I had heard glowing reports of this story from a good friend who had watched the movie and informed me that I really needed to watch it. :) While I haven’t yet seen the movie, my mother picked this book up at the library book sale recently, thinking that it looked interesting, and I was excited to finally read it.
The story was interesting and extremely sad, and the words drew me in, once I had gotten past the first chapter. I don’t know why exactly, but the first chapter bored me a bit, but into the second chapter I grew extremely interested. There were several places that I felt like I was reading poetry. Not that the words rhymed, but the rhythm of the words was perfect, the pattern they made on my tongue and brain was lovely, and they made reading an excellent story even better.
Lorna Doone is the story of a young man who was robbed of his father at a young age by the notorious outlaw Doones’, and grows up on a small farm, while the entire neighborhood lives in terror of the Doones’, hardly daring to stir about after dark, for fear that they will end up a stiff corpse.
Like most boys, John Ridd was curious, and occasionally discarded his brain in pursuit of entertainment and adventure. On one of those “brainless” occasions, he found himself in Glen Doone, and face to face with an angel; Lorna Doone, affectionately dubbed “queen,” by the ruthless outlaws.
Although he was fourteen, and she but eight, the incident remained in the back of his mind; and seven years later he returned to Glen Doone, (although it was a foolhardy thing to do, considering that there were over forty male Doones’ ready to murder anyone who entered.) and met the beautiful Lorna again. She tells him her sad story, such as she knows it. As the book unfolds its secrets, we discover that Lorna knew only a tiny fraction of her own story,), and John realizes that he is falling in love with the lovely, trapped girl. He returns to meet with her many times, despite the great danger, and Lorna finds that she has fallen completely in love with John in return.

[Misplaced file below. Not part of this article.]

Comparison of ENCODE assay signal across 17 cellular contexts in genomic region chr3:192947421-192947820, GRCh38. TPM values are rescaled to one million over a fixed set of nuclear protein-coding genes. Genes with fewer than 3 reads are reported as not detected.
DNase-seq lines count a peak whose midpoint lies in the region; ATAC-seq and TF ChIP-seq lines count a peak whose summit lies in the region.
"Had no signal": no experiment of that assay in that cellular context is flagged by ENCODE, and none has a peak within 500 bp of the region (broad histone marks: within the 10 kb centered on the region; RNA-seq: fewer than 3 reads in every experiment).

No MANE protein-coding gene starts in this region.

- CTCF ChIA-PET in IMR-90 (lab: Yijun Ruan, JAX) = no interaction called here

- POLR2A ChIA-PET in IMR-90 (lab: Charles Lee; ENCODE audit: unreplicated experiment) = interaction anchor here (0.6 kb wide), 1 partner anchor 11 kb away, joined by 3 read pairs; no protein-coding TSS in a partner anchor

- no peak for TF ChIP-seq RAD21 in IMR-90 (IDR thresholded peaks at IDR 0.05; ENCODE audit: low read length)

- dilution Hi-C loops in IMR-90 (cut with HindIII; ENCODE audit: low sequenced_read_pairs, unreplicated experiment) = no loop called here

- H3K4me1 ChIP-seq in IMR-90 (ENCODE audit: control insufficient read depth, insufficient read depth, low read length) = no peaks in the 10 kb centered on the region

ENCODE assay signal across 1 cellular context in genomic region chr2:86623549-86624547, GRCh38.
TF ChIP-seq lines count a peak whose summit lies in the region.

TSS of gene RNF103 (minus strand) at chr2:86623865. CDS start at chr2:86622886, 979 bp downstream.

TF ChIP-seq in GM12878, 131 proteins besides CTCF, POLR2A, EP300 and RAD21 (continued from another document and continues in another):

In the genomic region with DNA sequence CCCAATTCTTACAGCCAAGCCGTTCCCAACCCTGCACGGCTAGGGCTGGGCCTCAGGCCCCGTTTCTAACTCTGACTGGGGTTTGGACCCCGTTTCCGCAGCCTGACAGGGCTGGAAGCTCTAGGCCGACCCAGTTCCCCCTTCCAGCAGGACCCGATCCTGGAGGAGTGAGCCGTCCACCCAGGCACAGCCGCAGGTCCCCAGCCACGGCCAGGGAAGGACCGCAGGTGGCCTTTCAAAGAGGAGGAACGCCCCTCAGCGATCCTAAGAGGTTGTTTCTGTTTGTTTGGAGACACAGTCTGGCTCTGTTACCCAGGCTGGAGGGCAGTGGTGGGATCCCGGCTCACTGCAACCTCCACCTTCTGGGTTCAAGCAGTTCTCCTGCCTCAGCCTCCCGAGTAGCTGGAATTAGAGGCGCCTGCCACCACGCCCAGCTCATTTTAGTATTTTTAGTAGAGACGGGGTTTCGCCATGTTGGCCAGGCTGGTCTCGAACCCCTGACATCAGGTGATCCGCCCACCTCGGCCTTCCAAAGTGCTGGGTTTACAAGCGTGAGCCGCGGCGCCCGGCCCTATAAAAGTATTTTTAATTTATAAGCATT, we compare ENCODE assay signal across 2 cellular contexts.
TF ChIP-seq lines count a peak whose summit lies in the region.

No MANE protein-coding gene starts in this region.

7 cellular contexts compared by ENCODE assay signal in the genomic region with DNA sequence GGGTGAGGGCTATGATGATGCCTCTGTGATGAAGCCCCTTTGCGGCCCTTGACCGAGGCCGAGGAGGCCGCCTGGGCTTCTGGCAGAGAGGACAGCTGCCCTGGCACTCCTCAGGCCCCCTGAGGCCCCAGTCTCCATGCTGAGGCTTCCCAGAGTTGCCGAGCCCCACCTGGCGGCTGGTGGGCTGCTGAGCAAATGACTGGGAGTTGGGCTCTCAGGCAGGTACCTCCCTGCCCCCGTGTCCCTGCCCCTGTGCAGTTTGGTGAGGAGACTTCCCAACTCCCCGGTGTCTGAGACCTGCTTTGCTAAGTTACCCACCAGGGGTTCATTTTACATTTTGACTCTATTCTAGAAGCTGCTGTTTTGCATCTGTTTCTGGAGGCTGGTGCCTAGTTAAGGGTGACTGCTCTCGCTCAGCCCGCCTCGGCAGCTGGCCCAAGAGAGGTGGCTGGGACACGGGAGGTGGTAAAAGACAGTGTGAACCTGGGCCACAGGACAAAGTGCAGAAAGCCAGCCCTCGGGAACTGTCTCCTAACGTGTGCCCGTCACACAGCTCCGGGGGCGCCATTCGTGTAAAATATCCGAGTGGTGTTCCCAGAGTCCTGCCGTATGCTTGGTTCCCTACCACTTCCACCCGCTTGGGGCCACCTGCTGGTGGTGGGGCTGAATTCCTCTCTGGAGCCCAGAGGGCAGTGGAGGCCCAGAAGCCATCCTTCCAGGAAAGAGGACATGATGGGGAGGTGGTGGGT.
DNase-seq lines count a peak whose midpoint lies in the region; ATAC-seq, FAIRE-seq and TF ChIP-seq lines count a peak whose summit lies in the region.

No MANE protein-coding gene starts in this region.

John must figure out how to save his “princess,” from the “tower,” and he is obligated to also solve the forty year problem of the Doones’, even traveling to
several times and meeting with the King. London
But then Lorna’s identity is discovered.
I thoroughly enjoyed this book, despite the difficult beginning, (and who knows, I could be the only one who struggled with the beginning.), and a few plot “holes.” Blackmore did an excellent job with the story for the most part, but there were several places that I was confused and unsure of important details. They were eventually explained slightly, but I felt that it would have made much more sense to put those details in different places than they were (and also in greater detail,), making it more understandable for the reader. But other than those, and occasional missing punctuation marks (which always bothers me in books. J, Lorna Doone was excellent, and I highly suggest adding it to your reading lists!
(eight out of ten stars.)